In Taoism, the practice is all about authenticity, being genuine, undiluted, real, and pure of character. The way of water is said to be effortless. It doesn’t have to decide where it’s going or what it wants to say. It just stays absolutely true to itself. I liked that.

It’s the same advice Carl Rogers gave to therapists in training.   He didn’t teach techniques, he taught a way of being. It’s an everyday practice that lasts a lifetime. He called it becoming a person.

Why is it so hard to be like water and follow our true nature?

When I started writing the journal, I had no idea.   I didn’t know I was slowly building a time machine and completely missed the way the journal would become a mirror that reflected my life and self.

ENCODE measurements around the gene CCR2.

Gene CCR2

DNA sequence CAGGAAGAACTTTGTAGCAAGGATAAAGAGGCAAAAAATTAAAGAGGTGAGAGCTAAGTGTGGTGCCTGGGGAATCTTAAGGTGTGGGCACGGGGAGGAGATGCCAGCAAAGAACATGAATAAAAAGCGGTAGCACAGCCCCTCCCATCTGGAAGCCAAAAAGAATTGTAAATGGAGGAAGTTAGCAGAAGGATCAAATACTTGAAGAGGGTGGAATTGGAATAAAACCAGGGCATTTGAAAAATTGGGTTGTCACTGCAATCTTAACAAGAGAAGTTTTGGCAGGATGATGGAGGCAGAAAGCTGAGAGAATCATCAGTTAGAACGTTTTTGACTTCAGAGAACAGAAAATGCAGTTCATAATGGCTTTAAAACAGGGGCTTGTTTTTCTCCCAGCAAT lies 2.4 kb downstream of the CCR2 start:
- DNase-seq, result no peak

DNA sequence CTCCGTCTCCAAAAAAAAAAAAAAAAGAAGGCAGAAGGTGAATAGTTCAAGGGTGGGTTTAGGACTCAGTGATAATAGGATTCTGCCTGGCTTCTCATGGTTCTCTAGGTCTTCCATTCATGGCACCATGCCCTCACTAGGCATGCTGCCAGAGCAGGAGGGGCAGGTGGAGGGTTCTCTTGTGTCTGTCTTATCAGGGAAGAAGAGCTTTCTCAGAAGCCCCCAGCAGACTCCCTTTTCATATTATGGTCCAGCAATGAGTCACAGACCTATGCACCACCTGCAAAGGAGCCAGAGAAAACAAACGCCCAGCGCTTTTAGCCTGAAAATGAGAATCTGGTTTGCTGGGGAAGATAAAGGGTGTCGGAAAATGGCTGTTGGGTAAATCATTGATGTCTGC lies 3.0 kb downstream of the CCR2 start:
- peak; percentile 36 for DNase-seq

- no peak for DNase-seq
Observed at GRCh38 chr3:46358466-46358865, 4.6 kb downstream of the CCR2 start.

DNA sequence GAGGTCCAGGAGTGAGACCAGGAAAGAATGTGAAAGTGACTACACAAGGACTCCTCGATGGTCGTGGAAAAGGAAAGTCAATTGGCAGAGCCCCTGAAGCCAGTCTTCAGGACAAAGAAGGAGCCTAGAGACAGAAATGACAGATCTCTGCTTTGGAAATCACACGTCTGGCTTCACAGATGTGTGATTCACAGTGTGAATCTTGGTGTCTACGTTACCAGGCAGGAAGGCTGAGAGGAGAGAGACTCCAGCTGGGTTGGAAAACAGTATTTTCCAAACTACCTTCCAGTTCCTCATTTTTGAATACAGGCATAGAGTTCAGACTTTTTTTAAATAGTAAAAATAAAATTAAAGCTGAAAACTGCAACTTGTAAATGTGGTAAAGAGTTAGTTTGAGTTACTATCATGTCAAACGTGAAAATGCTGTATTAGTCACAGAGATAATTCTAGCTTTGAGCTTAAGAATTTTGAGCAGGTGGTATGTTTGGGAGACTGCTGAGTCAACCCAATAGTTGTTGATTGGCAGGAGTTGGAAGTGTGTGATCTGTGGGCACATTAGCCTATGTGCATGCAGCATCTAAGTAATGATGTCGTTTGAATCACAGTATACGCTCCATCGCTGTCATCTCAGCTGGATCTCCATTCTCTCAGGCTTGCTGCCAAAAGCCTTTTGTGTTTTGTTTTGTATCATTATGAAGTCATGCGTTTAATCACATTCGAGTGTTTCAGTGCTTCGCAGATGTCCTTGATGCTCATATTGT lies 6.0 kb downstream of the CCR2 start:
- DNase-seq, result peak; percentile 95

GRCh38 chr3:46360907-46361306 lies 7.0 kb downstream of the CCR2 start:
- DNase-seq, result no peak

I was a senior in college when I finally committed to writing the journal. And it was just about a year ago, to the day, I committed to writing this blog. I had bought my laptop and signed up to send my postcards via wordpress. I thought postcards would be easier than letters.

One thing I liked about journal writing was the freedom of expression. I didn’t have to worry what others would think, and knew no one would question, criticize or punish me.   I was learning the art of transparency. Letting go of impression management is hard, and I wanted to be real.

My father was outrageously real. When I graduated from college and got to know him, I hadn’t seen him in close to twelve years. My brother had and said, “You won’t believe the way he uses language.” That line had hooked me. I was just beginning.

I had lots of things to ask him. People from his past invariable said the same thing, “I have never known anyone with so much potential.   He could have been anything. What a waste.” It’s an interesting thing to hear about one’s father. I believed it was true.